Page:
Many believers will hate one another.
Many false prophets will rise up and deceive many believers.
Lawlessness will abound among believers, and the love of many believers will grow cold.
Notice that the whole toxic journey starts with offense. Jesus warned:
It is impossible that no offenses should come, (Luke 17:1a, NKJV).
It starts with getting offended. Offense leads to betrayal. Betrayal leads to lies that deceive many. In the midst of all this, people are comforting themselves by self-medicating with drugs, alcohol, or behavioral addictions like pornography, gambling, or overeating. And because they immerse themselves in addiction (self-love), their love grows cold: love for God and love for others.
It all starts with offense, and Jesus said that offenses will come. So what do we do? We’ve got to understand that love is not an emotion, it’s a decision.
If I could speak all the languages of earth and of angels, but didn’t love others, I would only be a noisy gong or a clanging cymbal. If I had the gift of prophecy, and if I understood all of God’s secret plans and possessed all knowledge, and if I had such faith that I could move mountains, but didn’t love others, I would be nothing. If I gave everything I have to the poor and even sacrificed my body, I could boast about it; but if I didn’t love others, I would have gained nothing.
Love is patient and kind. Love is not jealous or boastful or proud or rude. It does not demand its own way. It is not irritable, and it keeps no record of being wronged. It does not rejoice about injustice but rejoices whenever the truth wins out. Love never gives up, never loses faith, is always hopeful, and endures through every circumstance.
Prophecy and speaking in unknown languages and special knowledge will become useless. But love will last forever! Now our knowledge is partial and incomplete, and even the gift of prophecy reveals only part of the whole picture! But when the time of perfection comes, these partial things will become useless.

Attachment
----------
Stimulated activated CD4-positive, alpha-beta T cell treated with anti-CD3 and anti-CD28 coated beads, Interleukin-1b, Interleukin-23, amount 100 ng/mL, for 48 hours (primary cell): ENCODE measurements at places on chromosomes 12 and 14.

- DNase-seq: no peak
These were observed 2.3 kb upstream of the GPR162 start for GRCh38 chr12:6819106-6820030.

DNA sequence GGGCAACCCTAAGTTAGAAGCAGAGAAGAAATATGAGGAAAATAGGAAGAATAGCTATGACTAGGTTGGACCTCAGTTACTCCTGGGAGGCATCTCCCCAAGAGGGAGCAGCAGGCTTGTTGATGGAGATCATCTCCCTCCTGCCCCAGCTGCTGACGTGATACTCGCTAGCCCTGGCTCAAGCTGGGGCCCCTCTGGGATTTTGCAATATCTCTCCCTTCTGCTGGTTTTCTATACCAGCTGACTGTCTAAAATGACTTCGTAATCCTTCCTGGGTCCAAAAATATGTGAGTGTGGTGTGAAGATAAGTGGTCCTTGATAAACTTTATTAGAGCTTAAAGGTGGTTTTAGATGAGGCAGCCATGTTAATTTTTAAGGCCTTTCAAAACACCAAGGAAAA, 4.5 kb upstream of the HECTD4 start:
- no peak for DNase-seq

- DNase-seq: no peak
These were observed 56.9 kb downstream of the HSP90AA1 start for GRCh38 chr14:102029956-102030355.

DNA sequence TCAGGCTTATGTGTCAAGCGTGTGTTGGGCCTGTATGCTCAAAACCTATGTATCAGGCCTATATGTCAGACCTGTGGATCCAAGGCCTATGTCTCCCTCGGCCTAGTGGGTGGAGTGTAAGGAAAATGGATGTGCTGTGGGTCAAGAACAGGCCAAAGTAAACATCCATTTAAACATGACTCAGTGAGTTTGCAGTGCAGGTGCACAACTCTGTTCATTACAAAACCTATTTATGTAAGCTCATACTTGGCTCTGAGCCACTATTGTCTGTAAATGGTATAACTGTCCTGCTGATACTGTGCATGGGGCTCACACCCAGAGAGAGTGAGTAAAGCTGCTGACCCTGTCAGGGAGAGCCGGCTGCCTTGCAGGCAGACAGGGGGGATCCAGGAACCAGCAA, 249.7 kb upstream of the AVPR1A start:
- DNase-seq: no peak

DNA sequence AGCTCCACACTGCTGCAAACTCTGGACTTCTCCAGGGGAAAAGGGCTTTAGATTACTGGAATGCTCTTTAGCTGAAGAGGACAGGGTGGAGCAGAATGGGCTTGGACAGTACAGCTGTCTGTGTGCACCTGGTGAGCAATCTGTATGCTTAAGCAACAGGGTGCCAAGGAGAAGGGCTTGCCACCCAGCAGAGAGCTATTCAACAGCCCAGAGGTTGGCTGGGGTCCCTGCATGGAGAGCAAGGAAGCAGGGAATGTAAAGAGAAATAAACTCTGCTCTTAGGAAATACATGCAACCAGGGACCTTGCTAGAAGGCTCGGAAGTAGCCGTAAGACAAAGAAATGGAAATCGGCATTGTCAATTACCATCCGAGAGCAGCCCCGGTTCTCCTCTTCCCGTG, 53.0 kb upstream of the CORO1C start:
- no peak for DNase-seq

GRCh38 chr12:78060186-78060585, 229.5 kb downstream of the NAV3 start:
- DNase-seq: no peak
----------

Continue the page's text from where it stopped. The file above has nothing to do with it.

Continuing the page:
When I was a child, I spoke and thought and reasoned as a child. But when I grew up, I put away childish things. Now we see things imperfectly, like puzzling reflections in a mirror, but then we will see everything with perfect clarity. All that I know now is partial and incomplete, but then I will know everything completely, just as God now knows me completely.
Three things will last forever—faith, hope, and love—and the greatest of these is love, (1 Corinthians 13).
Let me get personal a moment:
Do you love like this? Do you love everyone like this?
Consider this that Paul wrote just a few chapters before the Love Chapter, above:
Why not just accept the injustice and leave it at that? Why not let yourselves be cheated? (1 Corinthians 6:7b, emphasis mine).
And what about this:
Love your enemies, bless those who curse you, do good to those who hate you, and pray for those who spitefully use you and persecute you, (Matthew 5:44, NKJV).
Don’t be selfish; don’t try to impress others. Be humble, thinking of others as better than yourselves, (Philippians 2:3, emphasis mine).
God is saying to us:
~ You don’t have the right to be offended when someone wrongs you! ~
Chew on that one while I write Part Two: Overcoming Offense.
Now, behave yourself (at home, at work, and on social media!) and remember: God is good!
 Matthew 21:12-13; Mark 11:15-17; & Luke 19:45-46.